Martin H. Eastburn @ home at Lions' Lair with our computer lionslair at consolidated dot net TSRA, Life; NRA LOH & Endowment Member, Golden Eagle, Patriot"s Medal. NRA Second Amendment Task Force Charter Founder IHMSA and NRA Metallic Silhouette maker & member.
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Greg Procter wrote:
Reply to
Martin H. Eastburn
What I meant in my example was: If you measured something that was actually 15mm, but wanted it to read in fractions, how would it display?
I would hope that it wouldn't display in some fixed denominator, e.g., 128 ths. Because measuring something to be 96/128 is not nearly as useful as knowing it's 3/4. What about 80/128, now what is that? Let's see ... divide both by 16 gives 5/8. OK, 5/8 it is. I'd want one that would say 5/8, not 80/128. Can you imagine a list of material described this way: "2 pcs 80/128 brass, 4 72/128 long".
Bob
Reply to
Bob Engelhardt
Low cost have a data port . But they need a 2nd memory so u can go back and forth ABS and REL .
Im doin ARM7 mcu , but software is Luddite , so no one is having fun . Ill give some free s/w soon , end all that . My s/w wont use English Text to program. Have you ever heard of anyone progarmming a computer at high level , with no text input ? I will be the first , Anyone , anywhere of any nationality will be able to program it in minutes , without a manual ..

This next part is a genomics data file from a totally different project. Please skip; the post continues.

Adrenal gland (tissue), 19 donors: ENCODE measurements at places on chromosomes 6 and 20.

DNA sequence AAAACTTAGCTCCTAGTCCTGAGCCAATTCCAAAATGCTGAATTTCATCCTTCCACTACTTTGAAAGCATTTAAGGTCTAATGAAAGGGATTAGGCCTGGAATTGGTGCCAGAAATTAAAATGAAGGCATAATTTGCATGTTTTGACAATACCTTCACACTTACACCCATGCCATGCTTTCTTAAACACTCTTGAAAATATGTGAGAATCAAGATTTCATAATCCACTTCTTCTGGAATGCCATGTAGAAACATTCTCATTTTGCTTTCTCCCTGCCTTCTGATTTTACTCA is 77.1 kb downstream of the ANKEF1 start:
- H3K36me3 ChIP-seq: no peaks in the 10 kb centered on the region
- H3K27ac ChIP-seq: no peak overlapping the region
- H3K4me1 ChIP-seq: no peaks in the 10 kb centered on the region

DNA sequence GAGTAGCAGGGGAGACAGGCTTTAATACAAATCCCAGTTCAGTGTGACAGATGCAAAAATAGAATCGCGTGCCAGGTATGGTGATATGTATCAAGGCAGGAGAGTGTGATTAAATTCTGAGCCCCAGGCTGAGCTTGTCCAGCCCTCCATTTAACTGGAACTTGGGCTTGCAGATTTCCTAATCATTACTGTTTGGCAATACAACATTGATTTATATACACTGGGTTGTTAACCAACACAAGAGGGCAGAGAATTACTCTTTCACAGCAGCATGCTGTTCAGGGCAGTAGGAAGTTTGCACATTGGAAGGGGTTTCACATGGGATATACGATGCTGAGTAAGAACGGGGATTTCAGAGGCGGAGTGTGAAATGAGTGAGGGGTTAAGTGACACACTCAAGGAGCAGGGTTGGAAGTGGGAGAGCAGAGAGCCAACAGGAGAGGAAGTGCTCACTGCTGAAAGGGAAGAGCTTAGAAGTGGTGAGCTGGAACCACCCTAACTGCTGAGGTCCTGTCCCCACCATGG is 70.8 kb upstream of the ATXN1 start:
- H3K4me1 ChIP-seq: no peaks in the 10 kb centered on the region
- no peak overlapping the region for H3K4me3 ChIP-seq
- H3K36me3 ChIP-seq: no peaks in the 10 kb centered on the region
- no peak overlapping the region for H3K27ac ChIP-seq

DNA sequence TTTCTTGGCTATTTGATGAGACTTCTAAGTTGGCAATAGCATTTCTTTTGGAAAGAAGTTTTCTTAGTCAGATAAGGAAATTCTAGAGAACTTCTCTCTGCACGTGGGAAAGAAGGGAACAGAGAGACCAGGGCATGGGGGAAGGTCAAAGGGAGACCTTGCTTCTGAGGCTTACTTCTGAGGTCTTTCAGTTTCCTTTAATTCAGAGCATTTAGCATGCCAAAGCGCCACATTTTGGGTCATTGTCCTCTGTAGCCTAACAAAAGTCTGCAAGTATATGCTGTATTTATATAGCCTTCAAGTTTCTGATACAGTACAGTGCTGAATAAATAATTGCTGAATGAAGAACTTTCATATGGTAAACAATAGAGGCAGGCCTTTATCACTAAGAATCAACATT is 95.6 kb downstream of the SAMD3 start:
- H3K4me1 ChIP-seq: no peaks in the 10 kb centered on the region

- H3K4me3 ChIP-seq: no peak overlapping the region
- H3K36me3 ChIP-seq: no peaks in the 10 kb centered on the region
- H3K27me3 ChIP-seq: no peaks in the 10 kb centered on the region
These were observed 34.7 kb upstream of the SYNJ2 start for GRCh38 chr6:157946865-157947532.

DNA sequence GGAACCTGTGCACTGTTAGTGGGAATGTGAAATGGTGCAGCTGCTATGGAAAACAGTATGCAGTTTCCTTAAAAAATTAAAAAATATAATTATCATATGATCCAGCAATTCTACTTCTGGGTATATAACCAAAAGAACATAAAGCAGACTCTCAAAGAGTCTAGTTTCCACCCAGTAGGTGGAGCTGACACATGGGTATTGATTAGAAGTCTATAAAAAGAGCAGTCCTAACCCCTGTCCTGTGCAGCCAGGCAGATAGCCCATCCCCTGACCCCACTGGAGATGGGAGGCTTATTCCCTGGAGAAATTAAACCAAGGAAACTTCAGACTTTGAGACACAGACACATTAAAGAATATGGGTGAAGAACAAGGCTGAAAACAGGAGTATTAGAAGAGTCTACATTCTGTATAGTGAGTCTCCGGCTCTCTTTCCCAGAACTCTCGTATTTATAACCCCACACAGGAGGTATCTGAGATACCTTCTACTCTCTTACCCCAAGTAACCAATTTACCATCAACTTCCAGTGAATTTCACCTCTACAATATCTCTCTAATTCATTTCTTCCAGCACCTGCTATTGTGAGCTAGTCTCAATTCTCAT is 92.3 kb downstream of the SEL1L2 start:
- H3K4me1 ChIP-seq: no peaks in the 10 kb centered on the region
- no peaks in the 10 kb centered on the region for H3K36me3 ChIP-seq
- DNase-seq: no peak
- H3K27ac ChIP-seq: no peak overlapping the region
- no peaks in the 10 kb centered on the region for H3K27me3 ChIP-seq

BTW Stay away from VXB bearing . I got ripped . $500 of 6002 and 6003 , the cage was dragging ,
kinda like that HF mill-drill that used tapered rollers and lower roller cage was dragging on the housing !
Reply to
werty
Boris Beizer spake thus:
So there are calipers with digital outputs? That gives me an idea: what if a guy were to connect such a caliper to a small custom-made unit, instead of a computer, that would display the size in whatever scale desired?
I probably have enough skills programming a little bitty CPU (like the Ubicom [formerly Scenix] SX-28) to make something like this. Sounds like a fun project. Could fit in a small box, easy to more around with you.
Anyone know the type of interface these calipers use? USB? Serial?
Reply to
David Nebenzahl
Serial of some sort, I should hope. Sounds like a good project for a programming excersize with a graphing calculator - like one of the advanced HPs...they have a serial interface.
Reply to
Rufus
me spake thus:
Looks like they use plain ol' RS-232. Now can anyone tell me the data format?
Reply to
David Nebenzahl
PRINT!!?? WiFi to a storage device.
Reply to
Paul Newhouse
Not RS-232 levels, but it is a serial data format, not quite TTL levels.. See
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or
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Regards, Bob Headrick
Reply to
Bob Headrick
I use mine for handloading. (to the tune of several thousand rounds a year avg.)
I cant see them being *that* necessary for plastic modeling.
;-)
Reply to
AM
That's right. That's the intention. So if I'm working to say, 1:25 scale, and I pick up a piece of wood, I can immediately measure if it is the 5.4cm thickness I'm looking for.
Boris
Reply to
Boris Beizer
Boy! That's even worse than Metric. :-) ...lew...
Reply to
Lew Hartswick
I doubt that seriously. RS 232 requires + and - at least 7 volts. I wish people that use specifications would read them first. :-( ...lew...
Reply to
Lew Hartswick